But in the known universe, they are holed up in a slightly shabby room in their native Sunderland, eking out a living from regular Field Music album releases, side projects and production credits. Such are the iniquities of rock and roll, but to a certain extent they bring it upon themselves.
 
One reason for this is the way the boys construct their songs. What seems to happen is that they come up with a sure-fire smash, before surgically removing any catchy hooks and the standard four on the floor rhythm parts, replacing them instead with weird staccato drum patterns. Then they pick up a few lines of prose from somewhere (often this sounds like a letter to a mate/lover/spouse) and forcibly contort it into a melody line; rarely do the lyrics show signs of a rhyme.
 
The result then is that what in the first instance has the listener reaching for their benchmark pop comparisons (Steely Dan, 10cc, XTC, Todd Rundgren, etc.), starts to sound like someone is deliberately trying to sabotage a great song. The drums are the main thing; most songs here sound like the drum part was written first and whatever recording gear David and Peter use must have a knob marked “syncopation” which they can’t resist turning up to 11. Not until you get to the very last track “Stay Awake”, can one detect a straightforward input from the rhythm section (but even then, only in part of the song) and, praise be!, even something which sounds like a chorus.
 
To be fair, the opening track “The noisy days are over” does have a bit you can sing along with. It’s definitely the best track on the album; not only is it catchy (by Field Music standards) but it has some great Dan-esque brass towards the end. Although the lyric is in keeping with their default prose style, it’s at least intelligible and an amusing take on growing up as the chaps reminisce about their younger “noisy” days (“Don’t forget your name…or where you live”).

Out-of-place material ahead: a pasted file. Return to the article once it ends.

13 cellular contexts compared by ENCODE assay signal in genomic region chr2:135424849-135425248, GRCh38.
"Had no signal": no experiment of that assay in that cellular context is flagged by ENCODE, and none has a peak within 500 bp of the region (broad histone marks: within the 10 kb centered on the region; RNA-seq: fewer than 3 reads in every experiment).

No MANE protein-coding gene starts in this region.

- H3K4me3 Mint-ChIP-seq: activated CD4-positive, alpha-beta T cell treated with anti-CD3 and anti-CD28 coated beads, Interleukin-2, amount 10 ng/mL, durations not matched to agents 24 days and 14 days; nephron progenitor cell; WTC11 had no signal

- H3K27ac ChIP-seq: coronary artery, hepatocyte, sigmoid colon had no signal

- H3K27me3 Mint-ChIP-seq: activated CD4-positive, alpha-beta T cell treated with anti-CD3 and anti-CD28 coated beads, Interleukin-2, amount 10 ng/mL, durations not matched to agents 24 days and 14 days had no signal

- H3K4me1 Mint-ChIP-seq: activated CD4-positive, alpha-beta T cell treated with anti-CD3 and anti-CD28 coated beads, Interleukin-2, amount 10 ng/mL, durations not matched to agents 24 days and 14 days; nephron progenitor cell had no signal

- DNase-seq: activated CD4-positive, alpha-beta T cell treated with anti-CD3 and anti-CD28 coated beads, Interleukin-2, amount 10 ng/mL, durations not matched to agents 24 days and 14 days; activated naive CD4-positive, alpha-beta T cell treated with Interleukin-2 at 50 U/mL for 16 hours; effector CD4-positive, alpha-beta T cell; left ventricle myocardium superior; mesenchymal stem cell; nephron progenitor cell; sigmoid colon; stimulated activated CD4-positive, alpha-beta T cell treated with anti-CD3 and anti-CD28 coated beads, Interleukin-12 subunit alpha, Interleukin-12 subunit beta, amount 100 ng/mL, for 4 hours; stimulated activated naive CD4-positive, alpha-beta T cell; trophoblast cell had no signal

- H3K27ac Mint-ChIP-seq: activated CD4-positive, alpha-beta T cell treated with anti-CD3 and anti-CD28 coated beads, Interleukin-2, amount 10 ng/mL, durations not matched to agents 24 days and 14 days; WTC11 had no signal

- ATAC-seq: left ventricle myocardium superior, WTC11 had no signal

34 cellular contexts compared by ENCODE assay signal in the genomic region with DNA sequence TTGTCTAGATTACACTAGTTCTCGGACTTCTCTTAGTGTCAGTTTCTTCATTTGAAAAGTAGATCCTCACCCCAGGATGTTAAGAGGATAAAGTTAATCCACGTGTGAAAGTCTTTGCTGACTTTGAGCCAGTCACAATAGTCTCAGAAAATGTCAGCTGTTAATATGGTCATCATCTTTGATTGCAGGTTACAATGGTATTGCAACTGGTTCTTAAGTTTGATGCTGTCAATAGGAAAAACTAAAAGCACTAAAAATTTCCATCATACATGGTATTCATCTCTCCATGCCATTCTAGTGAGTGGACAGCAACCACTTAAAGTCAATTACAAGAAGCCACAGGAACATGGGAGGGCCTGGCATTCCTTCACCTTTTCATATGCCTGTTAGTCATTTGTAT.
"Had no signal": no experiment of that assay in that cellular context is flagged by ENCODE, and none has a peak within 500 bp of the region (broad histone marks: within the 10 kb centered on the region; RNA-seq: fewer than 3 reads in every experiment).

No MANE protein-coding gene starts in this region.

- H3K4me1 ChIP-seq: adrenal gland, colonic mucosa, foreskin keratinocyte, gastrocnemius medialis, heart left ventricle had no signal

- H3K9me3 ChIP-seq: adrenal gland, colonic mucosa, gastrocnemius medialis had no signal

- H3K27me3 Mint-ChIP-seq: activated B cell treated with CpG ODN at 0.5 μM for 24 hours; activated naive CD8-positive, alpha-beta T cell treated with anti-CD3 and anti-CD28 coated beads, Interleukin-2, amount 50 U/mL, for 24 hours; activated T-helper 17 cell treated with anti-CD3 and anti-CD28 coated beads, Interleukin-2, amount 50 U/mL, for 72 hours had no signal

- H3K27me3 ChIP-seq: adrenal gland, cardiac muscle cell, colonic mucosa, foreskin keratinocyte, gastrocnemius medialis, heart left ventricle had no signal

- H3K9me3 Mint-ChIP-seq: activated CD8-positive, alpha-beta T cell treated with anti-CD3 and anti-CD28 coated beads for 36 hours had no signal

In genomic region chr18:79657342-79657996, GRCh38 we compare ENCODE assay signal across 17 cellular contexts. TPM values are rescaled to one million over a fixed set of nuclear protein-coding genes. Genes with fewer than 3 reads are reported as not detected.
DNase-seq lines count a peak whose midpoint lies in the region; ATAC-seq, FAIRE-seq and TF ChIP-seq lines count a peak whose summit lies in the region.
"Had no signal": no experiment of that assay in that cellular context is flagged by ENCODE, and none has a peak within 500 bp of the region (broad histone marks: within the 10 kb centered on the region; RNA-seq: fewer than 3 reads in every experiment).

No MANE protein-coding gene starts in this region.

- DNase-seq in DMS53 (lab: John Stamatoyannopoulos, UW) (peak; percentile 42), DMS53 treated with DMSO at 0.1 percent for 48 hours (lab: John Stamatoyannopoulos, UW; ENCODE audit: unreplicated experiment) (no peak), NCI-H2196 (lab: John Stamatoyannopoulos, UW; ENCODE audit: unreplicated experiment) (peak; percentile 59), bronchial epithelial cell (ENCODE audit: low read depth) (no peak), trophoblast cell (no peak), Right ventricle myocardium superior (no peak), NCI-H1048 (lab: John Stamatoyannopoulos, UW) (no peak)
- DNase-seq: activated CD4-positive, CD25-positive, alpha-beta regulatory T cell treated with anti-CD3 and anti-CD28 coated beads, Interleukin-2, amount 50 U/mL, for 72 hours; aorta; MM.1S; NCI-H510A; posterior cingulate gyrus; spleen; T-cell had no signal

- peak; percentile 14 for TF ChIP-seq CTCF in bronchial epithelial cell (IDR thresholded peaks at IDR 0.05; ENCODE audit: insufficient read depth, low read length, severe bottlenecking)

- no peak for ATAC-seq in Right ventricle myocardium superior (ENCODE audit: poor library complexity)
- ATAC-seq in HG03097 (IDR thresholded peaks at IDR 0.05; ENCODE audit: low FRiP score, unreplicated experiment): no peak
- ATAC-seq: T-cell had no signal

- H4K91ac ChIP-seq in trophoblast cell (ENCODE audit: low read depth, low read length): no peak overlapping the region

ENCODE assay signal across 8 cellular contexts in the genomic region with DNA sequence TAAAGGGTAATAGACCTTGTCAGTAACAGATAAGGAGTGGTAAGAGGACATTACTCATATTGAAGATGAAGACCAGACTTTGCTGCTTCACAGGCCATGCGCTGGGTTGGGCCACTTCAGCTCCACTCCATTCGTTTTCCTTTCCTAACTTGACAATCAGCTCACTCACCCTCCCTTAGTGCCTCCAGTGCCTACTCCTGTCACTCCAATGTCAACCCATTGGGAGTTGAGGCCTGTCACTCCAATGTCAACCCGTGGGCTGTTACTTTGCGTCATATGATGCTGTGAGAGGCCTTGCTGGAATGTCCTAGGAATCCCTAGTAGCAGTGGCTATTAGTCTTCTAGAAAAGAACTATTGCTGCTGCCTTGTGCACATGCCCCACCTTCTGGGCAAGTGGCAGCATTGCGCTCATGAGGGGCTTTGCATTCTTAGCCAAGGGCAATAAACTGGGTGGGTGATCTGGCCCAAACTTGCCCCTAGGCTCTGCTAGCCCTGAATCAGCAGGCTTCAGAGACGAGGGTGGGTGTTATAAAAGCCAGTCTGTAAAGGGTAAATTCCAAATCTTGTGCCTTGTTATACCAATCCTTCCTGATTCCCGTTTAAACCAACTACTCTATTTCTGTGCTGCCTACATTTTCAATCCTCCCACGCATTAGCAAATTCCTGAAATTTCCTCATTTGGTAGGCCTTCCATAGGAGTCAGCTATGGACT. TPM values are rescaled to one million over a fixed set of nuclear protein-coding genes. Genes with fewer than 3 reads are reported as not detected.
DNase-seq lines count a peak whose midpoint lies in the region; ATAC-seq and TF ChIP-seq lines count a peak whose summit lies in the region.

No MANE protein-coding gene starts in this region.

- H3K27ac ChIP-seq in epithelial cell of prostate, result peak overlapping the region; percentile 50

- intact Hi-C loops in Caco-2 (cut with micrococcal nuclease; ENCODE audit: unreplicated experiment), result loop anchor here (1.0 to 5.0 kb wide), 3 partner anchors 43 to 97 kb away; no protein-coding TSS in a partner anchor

So does this make it sound like it’s a bad album? Well only because of frustration at how close Field Music come to true greatness, only to see it all dashed on the rocks of over-cleverness. Let’s be clear – this is a fine record and if it doesn’t match up to the high standards alluded to above, that’s because Field Music really only sound like Field Music; those wistful trademark harmonies, the signature guitar sound, the many little instrumental flourishes which pop up all over the place and yes, those drums in full-fat syncopation mode. 
 
If they could just put those hooks back in and scribble a few lines of rhyming lyrics then that parallel universe might be within reach. But then they wouldn’t really sound like Field Music and our own universe would be a much poorer place for that.